Archive for Reviews
Damn, April already? Isn’t this year flying past? But also, that means that it’s British launch week for the wonderful The Age Atomic, the terrifying Black Feathers and the incontinence-inducing hilarity of The Marching Dead.
That man Joseph D’Lacey has been hither and thither promoting his book in the UK, and many thanks to Blackwells and Big Green for letting us hijack your stores. Black Feathers is getting raves everywhere right now:
• The mighty Tor.com said the novel is “an exceptional piece of apocalyptic/horror/fantasy fiction”, which is true.
• Upcoming4Me rather agreed: “a refreshing take on the whole post-apocalyptic genre and a great introduction to the writing of Joseph D’Lacey”.
• SciFi Now magazine gave it a half page and said the novel “artfully weaves a tale of destruction and rebirth”.
• Head to Popcorn Reads for a review and a chance to win an advance proof: “I loved this novel, despite the fact that it gave me chills and some bad dreams.”
• … or Book Bones Buffy, who also has a proof to give away, to celebrate “a story that is irresistibly addicting.”
• Fantasy blog Draumr Kopa recommended Black Feathers “to anyone who wants a more intelligent story, with lots of secrets and mystery, people who don’t mind a little thinking while reading.”
• And Then I Read a Book were blown away by the book: “It terrified me, made me angry, made me sad, transported me somewhere new and yet strangely familiar, and hasn’t left my head yet. It combines mythology, folktale, shamanism, coming of age and apocalyptic themes to create something very special.”
• And Stanley Eriks concluded by saying: “Black Feathers is an original and intelligent apocalypse story. It’s a myth-filled fable of the end of the world on an individual basis. It’s a coming-of-age story set on a cruel and broken Earth.”
The inimitable Lee Battersby has returned, bringing hapless half-dead Marius don Hellespont with him in The Marching Dead, the sequel to The Corpse-Rat King:
• Kate Of Mind blog loved loved loved it, giving it “all the stars” and saying “With this sequel, Battersby kicked up everything I loved about the first novel by a notch or two – world-building, storytelling, hilarity, and most of all, characters who just made me punch the air over and over again, usually while laughing.”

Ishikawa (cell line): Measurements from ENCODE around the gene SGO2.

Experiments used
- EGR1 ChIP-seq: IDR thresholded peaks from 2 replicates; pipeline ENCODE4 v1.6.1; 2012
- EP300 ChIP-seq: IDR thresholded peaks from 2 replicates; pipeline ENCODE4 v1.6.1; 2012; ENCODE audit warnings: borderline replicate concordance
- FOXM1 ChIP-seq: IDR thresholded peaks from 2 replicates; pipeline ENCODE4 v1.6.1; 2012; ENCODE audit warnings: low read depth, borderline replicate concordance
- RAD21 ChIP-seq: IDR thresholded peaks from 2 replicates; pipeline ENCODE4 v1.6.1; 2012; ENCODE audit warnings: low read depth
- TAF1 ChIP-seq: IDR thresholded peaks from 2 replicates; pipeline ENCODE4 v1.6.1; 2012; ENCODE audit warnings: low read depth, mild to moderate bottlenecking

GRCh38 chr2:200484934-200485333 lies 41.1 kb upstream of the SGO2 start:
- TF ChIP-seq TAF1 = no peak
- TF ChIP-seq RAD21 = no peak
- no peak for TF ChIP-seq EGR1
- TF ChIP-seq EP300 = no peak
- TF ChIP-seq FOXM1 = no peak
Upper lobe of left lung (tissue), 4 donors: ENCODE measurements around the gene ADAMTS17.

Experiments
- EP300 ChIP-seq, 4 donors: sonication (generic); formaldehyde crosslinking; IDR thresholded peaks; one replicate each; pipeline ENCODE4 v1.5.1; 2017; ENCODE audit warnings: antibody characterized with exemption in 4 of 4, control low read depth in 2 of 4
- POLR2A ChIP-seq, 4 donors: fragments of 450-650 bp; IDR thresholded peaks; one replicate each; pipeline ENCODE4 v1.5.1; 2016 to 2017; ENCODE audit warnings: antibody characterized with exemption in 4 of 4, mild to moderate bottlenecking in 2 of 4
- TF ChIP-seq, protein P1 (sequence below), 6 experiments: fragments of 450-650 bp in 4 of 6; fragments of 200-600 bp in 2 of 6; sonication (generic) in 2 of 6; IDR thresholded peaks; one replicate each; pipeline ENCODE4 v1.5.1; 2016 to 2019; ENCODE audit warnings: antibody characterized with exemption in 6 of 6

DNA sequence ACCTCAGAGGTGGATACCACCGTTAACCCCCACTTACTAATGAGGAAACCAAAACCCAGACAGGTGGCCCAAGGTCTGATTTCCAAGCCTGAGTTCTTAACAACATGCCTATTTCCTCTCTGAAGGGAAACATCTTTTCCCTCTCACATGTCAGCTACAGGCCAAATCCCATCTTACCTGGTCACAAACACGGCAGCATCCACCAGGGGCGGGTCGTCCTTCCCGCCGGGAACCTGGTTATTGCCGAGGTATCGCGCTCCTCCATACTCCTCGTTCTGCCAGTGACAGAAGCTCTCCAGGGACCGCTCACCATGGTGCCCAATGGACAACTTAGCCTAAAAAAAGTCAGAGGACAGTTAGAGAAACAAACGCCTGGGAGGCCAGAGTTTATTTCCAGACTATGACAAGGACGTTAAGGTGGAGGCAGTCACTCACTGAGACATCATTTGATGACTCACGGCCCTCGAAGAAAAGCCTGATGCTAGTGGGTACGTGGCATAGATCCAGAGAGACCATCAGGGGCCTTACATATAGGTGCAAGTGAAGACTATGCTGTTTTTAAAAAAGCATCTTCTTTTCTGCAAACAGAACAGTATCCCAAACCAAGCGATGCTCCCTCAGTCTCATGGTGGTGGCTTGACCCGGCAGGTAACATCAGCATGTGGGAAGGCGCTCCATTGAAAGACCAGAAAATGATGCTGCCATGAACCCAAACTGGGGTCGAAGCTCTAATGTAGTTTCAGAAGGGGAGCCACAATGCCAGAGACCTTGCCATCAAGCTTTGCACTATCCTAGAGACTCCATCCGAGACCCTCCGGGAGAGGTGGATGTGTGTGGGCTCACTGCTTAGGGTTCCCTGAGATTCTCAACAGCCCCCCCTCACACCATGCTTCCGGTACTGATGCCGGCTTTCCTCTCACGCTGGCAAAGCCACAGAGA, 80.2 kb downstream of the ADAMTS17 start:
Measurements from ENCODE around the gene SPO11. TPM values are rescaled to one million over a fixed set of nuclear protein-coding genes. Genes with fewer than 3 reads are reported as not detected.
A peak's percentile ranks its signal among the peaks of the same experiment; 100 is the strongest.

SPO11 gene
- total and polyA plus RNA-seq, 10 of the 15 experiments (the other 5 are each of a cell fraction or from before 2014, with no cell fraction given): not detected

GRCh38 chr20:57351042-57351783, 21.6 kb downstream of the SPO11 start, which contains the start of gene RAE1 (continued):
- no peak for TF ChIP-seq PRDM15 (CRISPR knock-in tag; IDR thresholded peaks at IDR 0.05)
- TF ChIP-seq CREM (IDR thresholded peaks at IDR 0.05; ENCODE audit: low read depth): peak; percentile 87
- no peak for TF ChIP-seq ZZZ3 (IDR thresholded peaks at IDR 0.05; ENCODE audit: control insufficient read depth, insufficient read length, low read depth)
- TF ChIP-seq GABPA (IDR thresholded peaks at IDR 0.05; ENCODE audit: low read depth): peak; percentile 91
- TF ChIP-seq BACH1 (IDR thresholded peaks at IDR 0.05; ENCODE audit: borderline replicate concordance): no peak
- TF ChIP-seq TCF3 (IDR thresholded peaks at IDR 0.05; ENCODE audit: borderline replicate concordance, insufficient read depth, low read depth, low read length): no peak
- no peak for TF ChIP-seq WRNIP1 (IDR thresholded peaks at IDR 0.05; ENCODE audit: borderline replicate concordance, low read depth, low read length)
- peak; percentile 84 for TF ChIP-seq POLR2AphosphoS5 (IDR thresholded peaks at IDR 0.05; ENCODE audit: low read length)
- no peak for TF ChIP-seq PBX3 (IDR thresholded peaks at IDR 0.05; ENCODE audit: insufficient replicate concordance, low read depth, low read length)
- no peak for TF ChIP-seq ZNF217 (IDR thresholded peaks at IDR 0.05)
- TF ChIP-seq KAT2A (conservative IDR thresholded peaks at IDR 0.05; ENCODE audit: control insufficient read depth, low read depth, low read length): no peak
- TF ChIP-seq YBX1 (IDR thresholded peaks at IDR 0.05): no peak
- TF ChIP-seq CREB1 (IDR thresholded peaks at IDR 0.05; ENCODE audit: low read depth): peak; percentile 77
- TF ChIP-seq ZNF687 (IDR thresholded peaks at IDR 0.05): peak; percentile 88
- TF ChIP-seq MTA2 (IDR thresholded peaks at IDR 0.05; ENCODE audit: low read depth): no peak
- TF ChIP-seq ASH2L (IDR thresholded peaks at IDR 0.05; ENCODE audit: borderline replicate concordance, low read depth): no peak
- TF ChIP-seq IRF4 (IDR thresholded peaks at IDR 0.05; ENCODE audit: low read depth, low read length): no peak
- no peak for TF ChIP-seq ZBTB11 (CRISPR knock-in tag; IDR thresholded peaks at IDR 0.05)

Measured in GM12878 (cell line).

• Don’t forget you can get a taster in the form of an exclusive short story, Lying Like Cards, right here on this very website.
The tireless Adam Christopher was out and about promoting The Age Atomic, the two-fisted follow-up to Empire State. Thanks to Forbidden Planet in London for a fab launch event this Thursday – we rocked the joint, again.
• The book was an April pick for Kirkus Reviews, which was nice.
• A Writer’s Sidequest said it is “a glorious and joyous ode to the pulp science fiction of old. Awesome fun, from start to finish, just straight up, pure entertainment.”
• Adam was interviewed on My Bookish Ways, who also have a copy to give away too, so hurry over there!.
Upcoming debut author Wesley Chu continues to wow folks with the breakneck thrillride that is The Lives of Tao, out in May.
• Wes had a guest post on The Qwillery this week to talk about the first time a novel really spoke to him.
• I Will Read Books had this to say: “By the end of the books I was close to tears, which proves my emotional investment in the characters and their fates. I wish every book made me care about the characters as much as The Lives of Tao.”
• Over at Tome of Geek, Wes managed to overcome their usual aversion of genre mash-up novels: “We get the full sci-fi feeling combined with the spy genre without either side getting diluted or ignored. We get the full effect and in turn get a character we care about.”
Emma Newman, despite losing her wisdom teeth this week (wishing you a speedy recovery, Em), was still full of the joys of Between Two Thorns.
• Her guest post on The Creative Penn talked charmingly about urban fantasy, as a genre, its influences and its many strands.
• And finally, blog heavyweights Fantasy Faction gave the book nine stars out of ten, saying: “If you like a bit of fairy magic, the juxtaposition between ancient and modern, here and there, and you don’t mind being left in suspense for a good few months, you’ll really enjoy it.” (They’re going to be overjoyed when they hear that the sequel, Any Other Name, will be out in June then!)